Now that petrol prices are so high, who can afford to buy “premium” or “high-spec” petrol any more? But does premium petrol provide any benefits in the first place, and is regular petrol “low grade”? In Malaysia, regular petrol is sold at 2.62/liter, premium at RM2.70/liter, while high-spec petrol such as Shell V-power goes for RM3.00/liter or more.
The bottom line is, unless your car manual specifically mentions it, there is no need to use premium petrol. And regular car engines do not benefit from it. Even cars like Porsches will still run fine on regular petrol (see the USA Today article below).
Cecil Adams, who writes “The Straight Dope” column, tackled this issue as far back as 2004:
What's the difference between premium and regular gas?
A USA Today article from 2003 also covered this ground. The writer quotes oil company engineers and technical experts from car companies:
Why use premium gas when regular will do?
More recently, a Scientific American article from Jan 2007 provides the last word on this topic:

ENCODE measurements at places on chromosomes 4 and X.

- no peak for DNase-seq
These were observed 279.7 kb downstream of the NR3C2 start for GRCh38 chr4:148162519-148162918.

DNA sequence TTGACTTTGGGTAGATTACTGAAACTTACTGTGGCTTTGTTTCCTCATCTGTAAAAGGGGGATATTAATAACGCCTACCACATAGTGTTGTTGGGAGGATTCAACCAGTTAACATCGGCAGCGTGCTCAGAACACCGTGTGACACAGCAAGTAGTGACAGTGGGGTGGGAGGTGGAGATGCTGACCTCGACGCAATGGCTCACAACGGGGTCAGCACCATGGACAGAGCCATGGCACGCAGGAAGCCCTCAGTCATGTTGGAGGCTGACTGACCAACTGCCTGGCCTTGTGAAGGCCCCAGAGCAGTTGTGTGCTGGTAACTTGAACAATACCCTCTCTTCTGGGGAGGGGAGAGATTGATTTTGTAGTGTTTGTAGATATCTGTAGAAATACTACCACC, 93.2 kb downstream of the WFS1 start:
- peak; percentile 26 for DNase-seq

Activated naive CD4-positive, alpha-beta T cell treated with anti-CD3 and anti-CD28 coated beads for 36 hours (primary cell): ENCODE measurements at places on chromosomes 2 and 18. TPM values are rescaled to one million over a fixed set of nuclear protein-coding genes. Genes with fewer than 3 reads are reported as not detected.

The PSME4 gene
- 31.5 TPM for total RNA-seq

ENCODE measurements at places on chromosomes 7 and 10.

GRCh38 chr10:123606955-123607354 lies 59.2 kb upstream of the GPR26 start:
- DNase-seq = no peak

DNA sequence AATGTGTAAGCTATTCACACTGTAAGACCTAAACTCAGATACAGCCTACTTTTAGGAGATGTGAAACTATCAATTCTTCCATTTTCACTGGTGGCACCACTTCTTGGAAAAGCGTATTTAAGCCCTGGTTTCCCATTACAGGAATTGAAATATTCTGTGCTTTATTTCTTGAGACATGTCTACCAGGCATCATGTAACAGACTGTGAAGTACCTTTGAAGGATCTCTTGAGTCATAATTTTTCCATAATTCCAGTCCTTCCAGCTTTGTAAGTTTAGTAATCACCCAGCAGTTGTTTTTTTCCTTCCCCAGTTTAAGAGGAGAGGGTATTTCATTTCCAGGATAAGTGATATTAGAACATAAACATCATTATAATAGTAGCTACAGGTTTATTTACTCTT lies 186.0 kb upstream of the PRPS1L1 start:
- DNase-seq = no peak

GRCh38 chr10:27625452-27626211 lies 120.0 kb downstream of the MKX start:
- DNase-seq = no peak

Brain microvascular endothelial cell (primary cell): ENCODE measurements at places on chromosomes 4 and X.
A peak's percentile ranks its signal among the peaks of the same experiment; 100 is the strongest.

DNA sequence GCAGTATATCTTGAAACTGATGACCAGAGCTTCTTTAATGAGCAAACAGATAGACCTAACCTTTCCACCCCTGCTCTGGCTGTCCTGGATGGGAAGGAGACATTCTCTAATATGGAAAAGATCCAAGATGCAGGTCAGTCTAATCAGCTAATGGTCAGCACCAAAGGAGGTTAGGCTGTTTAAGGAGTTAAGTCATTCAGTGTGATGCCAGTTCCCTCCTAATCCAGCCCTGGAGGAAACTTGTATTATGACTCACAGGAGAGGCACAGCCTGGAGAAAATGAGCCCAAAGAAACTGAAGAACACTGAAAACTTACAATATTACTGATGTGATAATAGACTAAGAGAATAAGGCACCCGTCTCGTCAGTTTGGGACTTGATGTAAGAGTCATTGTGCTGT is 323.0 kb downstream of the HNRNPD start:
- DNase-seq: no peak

Fact or Fiction? Premium Gasoline Delivers Premium Benefits to Your Car
The sub-heading is: “Exploding the myth that premium gasoline delivers better performance in the average automobile”. The writer quotes a mechanical engineer at the California Institute of Technology, and a chemist at the Massachusetts Institute of Technology
Here are the best quotes from these three articles:
“Using high-octane gas in a car designed for regular accomplishes little except more rapid combustion of your money.” - Cecil Adams
There is "no way of taking advantage of premium in a regular-grade car," - Bob Furey, chemist and fuels specialist at General Motors.
... for standard cars on the road today, purchasing premium gasoline is simply paying a premium for a fuel that delivers no added benefits. "If you think you need it," Green (MIT chemist) says, "you're being very eccentric."
In a related issue, my pal Riggy, who blogs about motoring, notes that higher octane petrol requires more processing at the refinery, and thus, has a higher environmental impact. Brendan I. Koerner covered this angle in Slate:
The Premium Premium: Is high-octane gas bad for the environment?